Blend with ice
I used fresh Valencia Oranges and it certainly made a difference compared to when I’ve used bottled OJ. But neither is as good as the Orange Juice they use at the Mai-Kai in Florida, so I guess all those ads about Florida oranges are true.
The Atomic Grog has great resources for everything Mai-Kai and their page for this cocktail is no exception. Check it out.
This essay has been gracing the back cover of the Trader Vic’s Cocktail Menu for decades. It serves to highlight the spirit that is most prominent in Trader Vic’s cocktails, and is both a history lesson and a list of “shout outs” to famed mixologists. This is a scan of a menu circa 1965.
This is one area where I think that Victor Bergeron deserves more credit, as quite often he would credit the original creator of a cocktail on the menu or in his books. In the essay he highlights a number of 20th Century barmen including Frank Meier of the Ritz Bar in Paris, Constantine at La Florida Bar in Havana, and Albert Martin of Con Ton Bar in New Orleans. He ends with several pointed salutes to Don the Beachcomber of Hollywood.
The design includes pictures of some of the famous venues and a caricature of Don the Beachcomber himself.
Closer view of the text
Found this in the 1947 Trader Vic’s Bartender’s Guide. It is a light and refreshing cocktail that is influenced by Trader Vic’s travels to Cuba in 1937.
½ oz Lime Juice
¾ oz Cointreau
1 tsp Sugar
1¾ oz Rum
I made this with Havana Club 7 aged Cuban rum and it’s a very good cocktail. But it is missing something… something that could add a little more sweetness and complexity. Hmm… thoughts?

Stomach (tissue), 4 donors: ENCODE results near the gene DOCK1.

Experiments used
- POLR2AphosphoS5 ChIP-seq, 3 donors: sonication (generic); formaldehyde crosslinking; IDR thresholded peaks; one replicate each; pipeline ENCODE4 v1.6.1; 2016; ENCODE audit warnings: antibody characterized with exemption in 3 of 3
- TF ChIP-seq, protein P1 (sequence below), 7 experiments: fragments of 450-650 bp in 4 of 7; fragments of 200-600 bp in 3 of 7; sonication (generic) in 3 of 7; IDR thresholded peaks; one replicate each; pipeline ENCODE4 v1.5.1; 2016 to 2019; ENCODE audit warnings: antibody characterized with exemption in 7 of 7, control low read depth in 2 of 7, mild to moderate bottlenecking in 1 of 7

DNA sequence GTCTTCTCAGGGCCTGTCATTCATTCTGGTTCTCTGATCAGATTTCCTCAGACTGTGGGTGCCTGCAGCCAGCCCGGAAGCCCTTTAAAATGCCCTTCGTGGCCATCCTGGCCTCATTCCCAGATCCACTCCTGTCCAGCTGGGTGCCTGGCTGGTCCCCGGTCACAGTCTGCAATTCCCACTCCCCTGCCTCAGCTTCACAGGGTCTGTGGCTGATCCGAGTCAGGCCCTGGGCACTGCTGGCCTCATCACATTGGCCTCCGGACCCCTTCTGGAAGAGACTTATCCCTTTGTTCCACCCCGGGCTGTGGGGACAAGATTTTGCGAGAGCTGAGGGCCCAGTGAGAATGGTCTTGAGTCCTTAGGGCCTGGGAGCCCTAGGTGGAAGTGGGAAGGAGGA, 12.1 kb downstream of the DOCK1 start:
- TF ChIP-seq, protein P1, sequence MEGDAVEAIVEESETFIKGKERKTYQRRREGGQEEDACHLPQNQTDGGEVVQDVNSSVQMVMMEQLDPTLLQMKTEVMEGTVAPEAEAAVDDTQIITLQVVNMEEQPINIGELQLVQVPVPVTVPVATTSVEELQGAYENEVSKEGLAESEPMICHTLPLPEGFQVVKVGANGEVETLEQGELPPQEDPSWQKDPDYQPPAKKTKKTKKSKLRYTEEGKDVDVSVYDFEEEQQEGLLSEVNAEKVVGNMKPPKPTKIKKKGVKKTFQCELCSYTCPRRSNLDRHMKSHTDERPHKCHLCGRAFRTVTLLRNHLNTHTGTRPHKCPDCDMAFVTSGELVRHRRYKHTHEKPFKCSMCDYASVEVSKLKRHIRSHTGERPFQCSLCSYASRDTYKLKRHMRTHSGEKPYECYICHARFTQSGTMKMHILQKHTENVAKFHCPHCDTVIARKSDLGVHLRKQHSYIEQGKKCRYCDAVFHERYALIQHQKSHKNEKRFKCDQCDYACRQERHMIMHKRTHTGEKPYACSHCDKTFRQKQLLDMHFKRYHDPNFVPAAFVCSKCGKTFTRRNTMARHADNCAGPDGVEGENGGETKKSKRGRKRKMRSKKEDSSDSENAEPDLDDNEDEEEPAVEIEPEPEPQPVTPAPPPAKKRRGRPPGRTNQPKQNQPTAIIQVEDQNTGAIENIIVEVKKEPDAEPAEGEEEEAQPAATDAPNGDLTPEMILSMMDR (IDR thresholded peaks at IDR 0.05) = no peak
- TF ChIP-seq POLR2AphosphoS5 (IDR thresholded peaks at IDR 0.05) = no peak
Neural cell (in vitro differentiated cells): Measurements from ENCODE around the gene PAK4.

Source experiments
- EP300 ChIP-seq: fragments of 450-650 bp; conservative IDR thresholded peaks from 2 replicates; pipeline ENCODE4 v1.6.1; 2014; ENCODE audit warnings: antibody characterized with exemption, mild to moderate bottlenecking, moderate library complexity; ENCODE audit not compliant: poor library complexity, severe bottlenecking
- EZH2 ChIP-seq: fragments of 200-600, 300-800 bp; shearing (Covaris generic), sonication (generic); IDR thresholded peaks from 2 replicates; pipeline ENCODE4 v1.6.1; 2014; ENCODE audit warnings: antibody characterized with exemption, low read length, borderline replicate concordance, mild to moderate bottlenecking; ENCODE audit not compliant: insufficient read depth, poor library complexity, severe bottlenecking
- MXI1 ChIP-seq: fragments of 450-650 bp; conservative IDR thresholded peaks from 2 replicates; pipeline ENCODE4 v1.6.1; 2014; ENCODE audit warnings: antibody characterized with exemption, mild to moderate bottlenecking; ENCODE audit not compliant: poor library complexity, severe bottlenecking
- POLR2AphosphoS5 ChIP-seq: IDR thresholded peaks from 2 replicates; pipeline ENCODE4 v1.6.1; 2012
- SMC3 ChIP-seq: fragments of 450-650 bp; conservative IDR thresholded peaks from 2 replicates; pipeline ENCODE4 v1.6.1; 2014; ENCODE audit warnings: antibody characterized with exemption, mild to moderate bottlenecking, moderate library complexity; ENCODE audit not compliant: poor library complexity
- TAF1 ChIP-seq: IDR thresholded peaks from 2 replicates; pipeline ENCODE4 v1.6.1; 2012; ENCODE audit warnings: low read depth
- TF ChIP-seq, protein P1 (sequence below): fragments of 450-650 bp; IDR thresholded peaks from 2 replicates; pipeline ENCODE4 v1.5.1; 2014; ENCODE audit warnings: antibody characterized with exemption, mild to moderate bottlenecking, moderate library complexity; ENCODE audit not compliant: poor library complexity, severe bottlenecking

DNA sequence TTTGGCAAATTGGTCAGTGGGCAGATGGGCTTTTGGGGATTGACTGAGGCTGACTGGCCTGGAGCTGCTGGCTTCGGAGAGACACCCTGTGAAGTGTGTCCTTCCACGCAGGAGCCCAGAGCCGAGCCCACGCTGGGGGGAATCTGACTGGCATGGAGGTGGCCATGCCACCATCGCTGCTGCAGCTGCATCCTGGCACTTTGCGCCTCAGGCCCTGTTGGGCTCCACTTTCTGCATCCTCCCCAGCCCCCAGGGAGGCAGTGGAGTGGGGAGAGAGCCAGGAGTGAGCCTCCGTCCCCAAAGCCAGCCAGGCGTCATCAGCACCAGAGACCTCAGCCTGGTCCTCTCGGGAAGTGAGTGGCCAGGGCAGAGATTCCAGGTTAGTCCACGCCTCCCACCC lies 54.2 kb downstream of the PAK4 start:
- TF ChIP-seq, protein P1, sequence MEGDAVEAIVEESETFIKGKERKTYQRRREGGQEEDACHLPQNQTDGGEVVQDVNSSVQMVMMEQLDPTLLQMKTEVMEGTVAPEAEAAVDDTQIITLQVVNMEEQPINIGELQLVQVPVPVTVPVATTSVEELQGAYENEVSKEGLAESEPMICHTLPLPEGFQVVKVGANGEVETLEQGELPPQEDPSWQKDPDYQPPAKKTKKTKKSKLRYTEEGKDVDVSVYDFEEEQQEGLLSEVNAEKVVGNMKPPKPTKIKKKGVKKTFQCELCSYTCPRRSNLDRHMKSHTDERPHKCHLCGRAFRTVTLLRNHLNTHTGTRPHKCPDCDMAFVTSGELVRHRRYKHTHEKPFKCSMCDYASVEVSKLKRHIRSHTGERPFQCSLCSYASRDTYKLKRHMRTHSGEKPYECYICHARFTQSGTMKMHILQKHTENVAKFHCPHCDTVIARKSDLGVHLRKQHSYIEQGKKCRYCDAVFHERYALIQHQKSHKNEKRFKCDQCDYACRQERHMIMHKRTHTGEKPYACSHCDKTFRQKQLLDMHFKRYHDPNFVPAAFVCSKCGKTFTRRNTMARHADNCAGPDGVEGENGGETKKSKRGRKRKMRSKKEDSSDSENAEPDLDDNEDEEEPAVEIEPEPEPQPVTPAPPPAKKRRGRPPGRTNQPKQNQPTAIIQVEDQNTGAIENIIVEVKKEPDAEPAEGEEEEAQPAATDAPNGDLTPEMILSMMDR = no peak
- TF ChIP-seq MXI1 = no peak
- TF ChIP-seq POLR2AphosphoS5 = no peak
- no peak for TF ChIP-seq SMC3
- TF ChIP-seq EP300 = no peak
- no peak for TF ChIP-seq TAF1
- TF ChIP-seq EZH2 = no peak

Great day at Trader Vic’s for Mai Tai Day
Firstly, it is nice to see this being labeled “Mai Tai Day” this year rather than “Real Mai Tai Day”. It celebrates the birth of the Mai Tai in 1944, using the date for Mai Tai Day designated by Oakland several years ago.
Vic’s opened at 11 am for Brunch and cocktails, and several of us made the trek to be there at opening. Plenty of souvenir Mai Tai Day Mason Jars were available and they’re a timely design. My Mai Tai looked great and was refreshing on Vic’s outdoor patio/picnic space (in the corner of the parking lot). Good social-distancing employed.
Brunch was a little tricky in that you still have to order food via telephone (brunch menu isn’t in the online system yet, though I’d expect that to be fixed soon). And so you have to go over to the main building to pick it up. But otherwise, this is pretty nice. The morning fog was actually a welcome component and then slowly burned off by around 12:30 pm. My Salmon Toast was delightful and Mrs. Mai Tai’s Eggs Benedict was great too. Supposedly brunch will be an option every week going forward.
Aside from the tikiphiles in attendance, there was a special online toast for Mai Tai Day, featuring Vic’s CEO Rhett Rosen. Eve Bergeron set up a monitor and so everyone in attendance could participate. While this wasn’t as grand as last year’s incredible Mai Tai 75 celebration, this was still pretty good considering the restrictions on indoor gatherings.
Long live the Mai Tai, long live Trader Vic’s!